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Your credit history affects your ability to qualify for jobs, apartments and loans
Even if you have no intention of buying a car or home for the next 10 years, you still need a credit history. Oftentimes, landlords and property management companies will run credit checks on apartment applications. If your credit score is low or your history is nonexistent, you may be rejected, or you may have to put down a hefty cash deposit.
“That is something that a lot of students don’t think about … your credit score can impact your ability to get a good apartment,” said Stephen Gunter, certified financial planner at Bridgeworth advisory firm. “We all think about what a credit score means when purchasing a house, but not everyone thinks what it can mean for renting as well.”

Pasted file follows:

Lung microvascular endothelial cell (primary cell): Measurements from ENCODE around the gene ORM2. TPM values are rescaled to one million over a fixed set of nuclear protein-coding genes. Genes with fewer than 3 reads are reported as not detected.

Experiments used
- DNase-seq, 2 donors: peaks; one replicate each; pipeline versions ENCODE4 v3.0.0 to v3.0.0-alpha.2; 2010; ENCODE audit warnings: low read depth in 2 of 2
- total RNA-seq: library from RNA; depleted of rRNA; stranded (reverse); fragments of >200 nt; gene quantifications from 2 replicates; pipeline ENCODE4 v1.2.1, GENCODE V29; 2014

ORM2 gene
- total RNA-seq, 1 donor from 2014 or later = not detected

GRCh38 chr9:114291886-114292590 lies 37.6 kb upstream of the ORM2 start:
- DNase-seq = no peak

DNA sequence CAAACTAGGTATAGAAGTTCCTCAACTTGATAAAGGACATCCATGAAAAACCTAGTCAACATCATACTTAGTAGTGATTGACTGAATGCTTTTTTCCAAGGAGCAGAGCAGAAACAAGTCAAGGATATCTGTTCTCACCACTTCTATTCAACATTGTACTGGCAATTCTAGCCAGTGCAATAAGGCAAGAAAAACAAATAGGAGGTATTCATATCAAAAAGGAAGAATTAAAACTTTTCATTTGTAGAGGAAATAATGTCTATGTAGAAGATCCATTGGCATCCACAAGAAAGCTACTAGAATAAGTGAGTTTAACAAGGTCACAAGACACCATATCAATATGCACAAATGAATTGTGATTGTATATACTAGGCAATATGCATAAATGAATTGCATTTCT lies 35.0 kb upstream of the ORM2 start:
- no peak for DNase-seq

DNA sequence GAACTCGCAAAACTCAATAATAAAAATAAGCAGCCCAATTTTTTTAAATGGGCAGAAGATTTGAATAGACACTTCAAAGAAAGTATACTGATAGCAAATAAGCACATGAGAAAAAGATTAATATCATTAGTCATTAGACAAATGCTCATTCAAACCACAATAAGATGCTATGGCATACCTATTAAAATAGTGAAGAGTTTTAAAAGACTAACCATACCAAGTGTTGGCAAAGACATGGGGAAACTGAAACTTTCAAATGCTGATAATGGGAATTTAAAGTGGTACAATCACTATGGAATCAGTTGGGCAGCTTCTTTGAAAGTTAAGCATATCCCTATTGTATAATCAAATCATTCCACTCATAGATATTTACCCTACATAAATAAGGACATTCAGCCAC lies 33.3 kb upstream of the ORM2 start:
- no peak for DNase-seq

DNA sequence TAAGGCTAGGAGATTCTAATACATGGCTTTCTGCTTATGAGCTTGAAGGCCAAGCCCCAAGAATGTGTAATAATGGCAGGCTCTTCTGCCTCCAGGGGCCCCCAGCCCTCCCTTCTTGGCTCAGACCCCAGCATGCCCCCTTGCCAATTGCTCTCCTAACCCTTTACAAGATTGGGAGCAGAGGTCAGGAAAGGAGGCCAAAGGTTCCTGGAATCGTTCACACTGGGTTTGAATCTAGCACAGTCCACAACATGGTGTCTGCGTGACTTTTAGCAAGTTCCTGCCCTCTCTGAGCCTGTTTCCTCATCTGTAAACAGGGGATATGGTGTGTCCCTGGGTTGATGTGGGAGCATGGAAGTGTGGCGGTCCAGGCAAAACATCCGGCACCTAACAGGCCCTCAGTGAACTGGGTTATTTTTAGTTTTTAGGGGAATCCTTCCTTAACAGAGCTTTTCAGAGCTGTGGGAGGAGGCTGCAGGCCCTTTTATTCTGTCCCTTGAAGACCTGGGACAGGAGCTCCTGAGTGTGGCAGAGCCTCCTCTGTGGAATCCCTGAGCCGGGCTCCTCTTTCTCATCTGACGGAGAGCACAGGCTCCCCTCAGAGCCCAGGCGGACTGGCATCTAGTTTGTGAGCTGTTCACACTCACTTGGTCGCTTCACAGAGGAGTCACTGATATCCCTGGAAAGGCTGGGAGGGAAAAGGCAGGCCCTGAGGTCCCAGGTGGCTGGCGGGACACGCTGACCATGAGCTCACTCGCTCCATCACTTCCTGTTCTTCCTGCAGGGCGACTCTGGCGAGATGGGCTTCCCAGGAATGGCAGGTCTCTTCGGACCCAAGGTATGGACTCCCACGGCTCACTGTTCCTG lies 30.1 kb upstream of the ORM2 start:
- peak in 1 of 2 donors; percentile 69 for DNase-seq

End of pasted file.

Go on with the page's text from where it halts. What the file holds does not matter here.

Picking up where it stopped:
Gunter said some students may be able to ask their parents to co-sign for loans and other major needs, but not all parents have the credit or inclination to do so. However, he said, “Anyone can open a credit card and use it responsibly to pay one of their monthly bills.”
Depending on the field in which you plan to work, a troubled credit history can also cost you a job, so it’s best to build credit now and maintain a high score.
Neale Godfrey, chairman of the Children’s Financial Network, said taking control of one’s credit profile is a critical component in college students’ growth as they plan for their futures.
“If you’re going to be an adult, then act like one. And adults need credit,” Godfrey said. But, she added, “the paradox is that you need credit to get credit.”